Third is another phase of the internal construction of the Union. All this without the Union to have completely analysed its enlargement in the past 10 years which Hungary is part of. The calls of influential politicians like Germany's Finance Minister Wolfgang Schaeuble that the EU needs time to "digest" enlargement, are not clear to what extent do they mean a comprehensive analysis of this process.
EU underestimates Orban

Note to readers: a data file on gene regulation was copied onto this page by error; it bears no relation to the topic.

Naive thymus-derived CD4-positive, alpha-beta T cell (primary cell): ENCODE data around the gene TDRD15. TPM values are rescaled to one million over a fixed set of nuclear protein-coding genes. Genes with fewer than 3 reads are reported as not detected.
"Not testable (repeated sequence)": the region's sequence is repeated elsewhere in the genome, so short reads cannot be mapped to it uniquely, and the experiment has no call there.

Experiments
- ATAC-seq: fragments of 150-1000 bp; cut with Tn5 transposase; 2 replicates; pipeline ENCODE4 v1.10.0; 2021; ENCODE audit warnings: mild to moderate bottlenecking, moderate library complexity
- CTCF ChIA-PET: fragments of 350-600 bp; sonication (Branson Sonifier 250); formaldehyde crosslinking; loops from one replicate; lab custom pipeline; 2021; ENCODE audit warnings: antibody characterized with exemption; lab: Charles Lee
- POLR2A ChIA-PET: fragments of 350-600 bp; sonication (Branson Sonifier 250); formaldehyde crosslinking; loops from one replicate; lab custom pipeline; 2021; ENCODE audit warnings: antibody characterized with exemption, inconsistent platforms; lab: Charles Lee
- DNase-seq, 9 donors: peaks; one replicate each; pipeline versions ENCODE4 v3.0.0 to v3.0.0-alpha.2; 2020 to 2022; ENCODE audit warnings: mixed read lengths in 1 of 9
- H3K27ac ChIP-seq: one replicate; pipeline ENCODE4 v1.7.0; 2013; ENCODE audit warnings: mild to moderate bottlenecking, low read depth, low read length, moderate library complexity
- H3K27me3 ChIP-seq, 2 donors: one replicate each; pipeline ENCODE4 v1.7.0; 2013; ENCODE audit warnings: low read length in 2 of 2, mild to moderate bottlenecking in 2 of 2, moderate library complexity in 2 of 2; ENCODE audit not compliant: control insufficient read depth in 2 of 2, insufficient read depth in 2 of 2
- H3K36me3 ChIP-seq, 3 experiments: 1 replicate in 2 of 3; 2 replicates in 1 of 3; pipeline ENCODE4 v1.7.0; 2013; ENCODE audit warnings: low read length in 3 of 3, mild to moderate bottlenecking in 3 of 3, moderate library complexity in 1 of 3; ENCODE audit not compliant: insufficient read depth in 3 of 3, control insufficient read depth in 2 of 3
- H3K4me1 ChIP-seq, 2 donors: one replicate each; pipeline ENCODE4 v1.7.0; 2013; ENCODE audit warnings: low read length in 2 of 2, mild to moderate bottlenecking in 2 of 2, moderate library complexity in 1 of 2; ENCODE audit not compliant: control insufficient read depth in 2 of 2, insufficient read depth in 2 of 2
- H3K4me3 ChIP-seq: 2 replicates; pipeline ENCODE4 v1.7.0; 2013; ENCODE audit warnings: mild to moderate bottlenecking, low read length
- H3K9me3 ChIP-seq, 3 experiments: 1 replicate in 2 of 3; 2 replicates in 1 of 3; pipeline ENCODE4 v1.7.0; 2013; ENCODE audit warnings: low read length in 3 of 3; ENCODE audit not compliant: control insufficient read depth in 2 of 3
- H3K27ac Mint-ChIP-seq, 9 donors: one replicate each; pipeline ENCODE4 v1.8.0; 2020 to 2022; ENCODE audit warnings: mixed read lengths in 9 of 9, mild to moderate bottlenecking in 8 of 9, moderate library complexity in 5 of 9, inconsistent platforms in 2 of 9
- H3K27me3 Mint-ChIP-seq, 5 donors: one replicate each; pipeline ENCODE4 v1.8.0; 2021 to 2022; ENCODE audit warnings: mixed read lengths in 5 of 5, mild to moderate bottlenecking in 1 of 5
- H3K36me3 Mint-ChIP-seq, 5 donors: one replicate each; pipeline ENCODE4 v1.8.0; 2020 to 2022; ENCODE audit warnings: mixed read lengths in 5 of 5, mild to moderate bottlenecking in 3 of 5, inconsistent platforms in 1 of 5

After the fall of the Berlin wall, many western European and American politicians and analysts believed that the enlargement of the EU that ensued to the east, accompanied by deepening of the community's integration, is a legitimate restoration of a historic justice. Alas, what they missed to realise for very objective reasons is how deep wounds totalitarianism had inflicted on societal conscience and political mentality. That is why, it is not a surprise at all that in this part of Europe there is a stable trend of returning single-man rule and nostalgia for totalitarianism. Hungary is the brightest example, but it is definitely not an exception. There were pretty clear signals in Romania and Bulgaria as well. A return to totalitarian rule can be observed also in a key country for the future enlargement of the EU to the Western Balkans - Serbia.